“Innovate or perish” has become a truism; an accepted part of the business lexicon. And to innovate, we must test—or sift through the options and find those worthy of full scale implementation.
Surprisingly, there has been very little innovation over the years when it comes to test analytics. Even though testing is vital to innovation, most companies use the same old same old method of analyzing test results. Statements like “sales were up 7% in the test region” are de rigueur. But what if the test region was already headed for a 6% sales increase? Then maybe the test was not all that successful, and maybe we need to keep looking for a better innovation.
Forecasting can greatly increase the sophistication of test analytics. Good forecasts detect trend and seasonality in the test market, and project them into the future. So, a great way to assess a test is to measure the degree to which it beats forecast, not just prior month. Even better, you can compare actual versus forecast for the test and non-test (i.e., control) regions. If the control regions were close to forecast, and the test region beat the forecast by a sizable margin, you have a clear winner.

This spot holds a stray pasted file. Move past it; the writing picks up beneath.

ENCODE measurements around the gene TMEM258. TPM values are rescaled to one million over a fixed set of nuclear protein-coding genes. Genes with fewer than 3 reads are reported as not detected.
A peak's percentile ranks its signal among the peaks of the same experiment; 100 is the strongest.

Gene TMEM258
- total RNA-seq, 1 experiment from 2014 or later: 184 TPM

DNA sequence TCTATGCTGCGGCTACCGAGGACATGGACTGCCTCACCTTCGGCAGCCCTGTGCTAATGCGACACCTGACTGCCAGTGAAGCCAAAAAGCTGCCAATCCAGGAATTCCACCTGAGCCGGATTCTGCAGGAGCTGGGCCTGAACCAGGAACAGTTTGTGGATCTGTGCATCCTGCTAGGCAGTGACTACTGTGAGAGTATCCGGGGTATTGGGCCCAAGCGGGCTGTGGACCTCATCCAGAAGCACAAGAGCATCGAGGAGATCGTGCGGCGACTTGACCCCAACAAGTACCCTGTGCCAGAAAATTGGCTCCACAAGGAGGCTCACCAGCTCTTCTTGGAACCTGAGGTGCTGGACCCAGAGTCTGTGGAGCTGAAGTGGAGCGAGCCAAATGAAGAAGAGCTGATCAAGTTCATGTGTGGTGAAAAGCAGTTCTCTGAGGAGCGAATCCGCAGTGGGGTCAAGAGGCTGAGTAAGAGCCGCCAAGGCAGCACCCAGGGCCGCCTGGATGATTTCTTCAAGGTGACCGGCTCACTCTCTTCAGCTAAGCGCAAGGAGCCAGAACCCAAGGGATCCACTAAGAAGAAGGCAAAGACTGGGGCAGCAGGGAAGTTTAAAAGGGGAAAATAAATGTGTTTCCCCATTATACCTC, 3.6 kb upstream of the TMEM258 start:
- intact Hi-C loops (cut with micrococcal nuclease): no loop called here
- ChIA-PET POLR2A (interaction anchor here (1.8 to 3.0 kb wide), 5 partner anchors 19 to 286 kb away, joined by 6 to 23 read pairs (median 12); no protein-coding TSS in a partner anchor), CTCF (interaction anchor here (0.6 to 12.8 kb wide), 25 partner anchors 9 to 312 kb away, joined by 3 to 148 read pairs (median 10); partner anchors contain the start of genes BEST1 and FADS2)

The chart pictured above tells a powerful story. The lower green line is actual monthly sales for the control regions. The red line is forecasted sales for the same control regions. Notice how closely they track together. This means the forecasting method is accurate. The upper black line is actual sales for the test region. The teal line is the test region’s forecast. Notice how sales bumped up, then gradually came back down. This tells a clear story: the test generated a sizable but short-term jump in sales.
Click here for more information on the use of forecasting in innovation and test analytics.
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